Many hydraulically operated machines perform adequately with on/off “bang-bang” valves, but some need special controls to avoid maintenance problems and deliver quality production output. This is particularly true when multiple hydraulic axes need to be synchronized. In these cases, designers should use an electro-hydraulic motion controller with multi-axis synchronization capability.
When hydraulic cylinders need to push or pull together, big problems can happen if their operation isn’t coordinated using closed-loop control. Even when it looks to the observer like the cylinders are moving together, minute differences in their rate of travel — due to environmental factors, subtle differences in the controlling components, vibrations, or inconsistencies in how the work material responds to each actuator — can cause jamming or racking of the machine’s frame structure and headaches for operators and the maintenance team. Closed-loop control of each cylinder can ensure that the factors and effects that would cause the cylinders to get out of synch are prevented.
Consider pultrusion applications, where hydraulic cylinders are used to pull a stream of carbon or glass fibers impregnated with epoxy through a heated die that shapes and hardens them into a continuous structure, which is then cut to length. Pultrusion machines that produce components of high-volume commodity products such as ladders or tool handles typically use only one hydraulic cylinder to pull the fibers. Single-cylinder pultrusion machines, by the nature of their design, must pull the part along an axis that is off-center with respect to the part. The larger the parts being pulled, the larger the alignment problems with the single-cylinder method, and this method is not satisfactory for machines that need to control the shape, strength, and composition of the parts precisely, such as those required for aerospace and military applications. In order to control part composition very precisely, the speed of the pultrusion process must be tightly controlled, with the fiber structure perfectly smooth and in-line. For these applications, two cylinders working together, but controlled independently, are used.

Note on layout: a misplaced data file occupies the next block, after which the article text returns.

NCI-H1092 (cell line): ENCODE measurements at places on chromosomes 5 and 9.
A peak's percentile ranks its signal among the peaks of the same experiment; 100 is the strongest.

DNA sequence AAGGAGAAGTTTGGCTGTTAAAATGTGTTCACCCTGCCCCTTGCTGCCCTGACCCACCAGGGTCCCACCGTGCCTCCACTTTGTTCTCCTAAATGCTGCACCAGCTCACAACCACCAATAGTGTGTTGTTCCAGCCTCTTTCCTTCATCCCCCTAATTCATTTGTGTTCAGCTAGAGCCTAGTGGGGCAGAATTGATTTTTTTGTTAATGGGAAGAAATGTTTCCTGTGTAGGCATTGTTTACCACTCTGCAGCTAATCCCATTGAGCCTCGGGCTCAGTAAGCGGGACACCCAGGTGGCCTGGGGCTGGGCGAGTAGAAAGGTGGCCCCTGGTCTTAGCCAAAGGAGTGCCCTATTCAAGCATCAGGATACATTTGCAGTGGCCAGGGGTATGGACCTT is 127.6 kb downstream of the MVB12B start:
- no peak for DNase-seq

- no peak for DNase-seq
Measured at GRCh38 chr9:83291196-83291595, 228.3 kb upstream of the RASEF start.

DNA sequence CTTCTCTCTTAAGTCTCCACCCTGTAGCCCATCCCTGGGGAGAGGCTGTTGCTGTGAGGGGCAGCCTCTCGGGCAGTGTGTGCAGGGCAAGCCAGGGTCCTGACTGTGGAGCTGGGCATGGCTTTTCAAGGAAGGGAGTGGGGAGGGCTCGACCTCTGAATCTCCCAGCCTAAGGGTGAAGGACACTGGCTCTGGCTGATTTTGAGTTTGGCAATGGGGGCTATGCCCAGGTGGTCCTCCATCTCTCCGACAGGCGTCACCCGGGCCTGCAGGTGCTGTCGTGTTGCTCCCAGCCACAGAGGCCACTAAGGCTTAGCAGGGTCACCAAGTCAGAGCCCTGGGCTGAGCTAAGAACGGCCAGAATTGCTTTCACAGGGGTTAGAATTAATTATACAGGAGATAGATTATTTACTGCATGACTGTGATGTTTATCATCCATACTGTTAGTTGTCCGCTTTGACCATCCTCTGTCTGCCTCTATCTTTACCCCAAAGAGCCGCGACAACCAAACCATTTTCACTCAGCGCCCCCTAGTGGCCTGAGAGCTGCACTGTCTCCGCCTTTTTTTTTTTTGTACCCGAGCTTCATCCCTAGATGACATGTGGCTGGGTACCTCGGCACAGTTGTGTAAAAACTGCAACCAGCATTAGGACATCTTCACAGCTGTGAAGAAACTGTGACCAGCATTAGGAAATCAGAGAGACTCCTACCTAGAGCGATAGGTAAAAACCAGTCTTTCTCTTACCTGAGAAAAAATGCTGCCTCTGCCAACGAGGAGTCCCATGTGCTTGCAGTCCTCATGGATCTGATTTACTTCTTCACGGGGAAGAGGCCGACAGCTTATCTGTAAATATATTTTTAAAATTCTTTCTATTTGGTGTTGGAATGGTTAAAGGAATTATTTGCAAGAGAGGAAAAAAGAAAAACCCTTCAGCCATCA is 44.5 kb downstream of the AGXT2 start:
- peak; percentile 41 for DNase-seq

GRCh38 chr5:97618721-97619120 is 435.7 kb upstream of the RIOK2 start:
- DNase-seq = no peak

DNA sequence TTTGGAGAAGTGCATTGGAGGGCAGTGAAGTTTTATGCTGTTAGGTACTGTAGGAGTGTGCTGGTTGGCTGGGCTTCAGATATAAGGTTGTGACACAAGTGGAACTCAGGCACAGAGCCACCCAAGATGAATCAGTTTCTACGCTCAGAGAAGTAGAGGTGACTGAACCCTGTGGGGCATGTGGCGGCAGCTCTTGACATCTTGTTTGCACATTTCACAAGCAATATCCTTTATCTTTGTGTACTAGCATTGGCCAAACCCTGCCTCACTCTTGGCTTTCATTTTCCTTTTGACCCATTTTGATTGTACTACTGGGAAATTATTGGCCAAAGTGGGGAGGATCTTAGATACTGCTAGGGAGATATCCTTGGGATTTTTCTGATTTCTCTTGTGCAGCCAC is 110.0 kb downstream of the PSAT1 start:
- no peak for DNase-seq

One might ask why the multiple cylinders can’t be operated by the same valve in order to move with synchrony. The basic answer is that all cylinders are different and exhibit different mechanical characteristics. They don’t respond precisely the same way to pressure changes coming from the valve. In order to ensure that they move precisely the same way, they need to be controlled separately, with each one’s motion being sensed independently with the appropriate position, velocity, or force feedback being used by the controller’s control loop algorithm for that cylinder.
A Typical Application
Figure 1 shows the arrangement of cylinders in a pultrusion machine (Figure 2) that was developed for KaZaK Composites of Woburn, MA for its Hudson, NH plant by James L. Gallagher, Inc., a composites engineering firm in Mattapoisett, MA. The machine was designed to pull a square-shaped part with dimensions approximately 18" on a side, but is flexible enough to handle manufactured parts up to 36 × 36". Because of the large size of the pultrusion being manufactured, the press needed to be able to exert 100,000 pounds of force by the main pulling cylinders. The machine actually uses two pairs of cylinders, each pair operating a separate gripper device. The sequence of operation is as follows:
- Grippers 1 and 2 move all the way to the left.
- Gripper 1 clamps the pultrusion part and moves to the right.
- Before gripper 1 reaches the end of its travel (i.e., before cylinders 1 and 2 are fully retracted), gripper 2 clamps the part and begins moving to the right.
- Gripper 1 unclamps and moves rapidly to the left as cylinders 1 and 2 extend.
- Gripper 2 reaches the end of its stroke (cylinders 3 and 4 fully retracted) and gripper 2 unclamps, at which time gripper 1 re-clamps the part and begins pulling.
The solution for controlling all four pulling cylinders in the KaZaK system is to control each hydraulic cylinder independently, while making sure that the resulting motion is synchronized. This requires a multi-axis motion controller.